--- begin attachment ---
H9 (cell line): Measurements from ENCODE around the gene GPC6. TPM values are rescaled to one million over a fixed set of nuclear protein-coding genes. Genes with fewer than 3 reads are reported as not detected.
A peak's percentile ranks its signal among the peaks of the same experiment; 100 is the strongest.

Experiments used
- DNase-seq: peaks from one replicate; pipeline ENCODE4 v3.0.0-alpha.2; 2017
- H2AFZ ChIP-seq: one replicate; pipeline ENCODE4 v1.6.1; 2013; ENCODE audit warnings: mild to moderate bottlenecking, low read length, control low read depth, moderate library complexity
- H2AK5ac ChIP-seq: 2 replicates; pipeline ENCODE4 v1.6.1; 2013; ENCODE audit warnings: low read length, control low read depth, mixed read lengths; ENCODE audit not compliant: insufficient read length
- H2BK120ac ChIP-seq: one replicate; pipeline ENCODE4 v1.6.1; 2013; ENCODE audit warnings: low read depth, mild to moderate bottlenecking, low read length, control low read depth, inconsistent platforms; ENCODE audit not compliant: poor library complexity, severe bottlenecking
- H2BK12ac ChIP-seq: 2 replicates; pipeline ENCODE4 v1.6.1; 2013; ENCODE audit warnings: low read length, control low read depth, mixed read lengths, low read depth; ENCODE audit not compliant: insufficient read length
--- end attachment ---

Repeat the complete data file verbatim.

H9 (cell line): Measurements from ENCODE around the gene GPC6. TPM values are rescaled to one million over a fixed set of nuclear protein-coding genes. Genes with fewer than 3 reads are reported as not detected.
A peak's percentile ranks its signal among the peaks of the same experiment; 100 is the strongest.

Experiments used
- DNase-seq: peaks from one replicate; pipeline ENCODE4 v3.0.0-alpha.2; 2017
- H2AFZ ChIP-seq: one replicate; pipeline ENCODE4 v1.6.1; 2013; ENCODE audit warnings: mild to moderate bottlenecking, low read length, control low read depth, moderate library complexity
- H2AK5ac ChIP-seq: 2 replicates; pipeline ENCODE4 v1.6.1; 2013; ENCODE audit warnings: low read length, control low read depth, mixed read lengths; ENCODE audit not compliant: insufficient read length
- H2BK120ac ChIP-seq: one replicate; pipeline ENCODE4 v1.6.1; 2013; ENCODE audit warnings: low read depth, mild to moderate bottlenecking, low read length, control low read depth, inconsistent platforms; ENCODE audit not compliant: poor library complexity, severe bottlenecking
- H2BK12ac ChIP-seq: 2 replicates; pipeline ENCODE4 v1.6.1; 2013; ENCODE audit warnings: low read length, control low read depth, mixed read lengths, low read depth; ENCODE audit not compliant: insufficient read length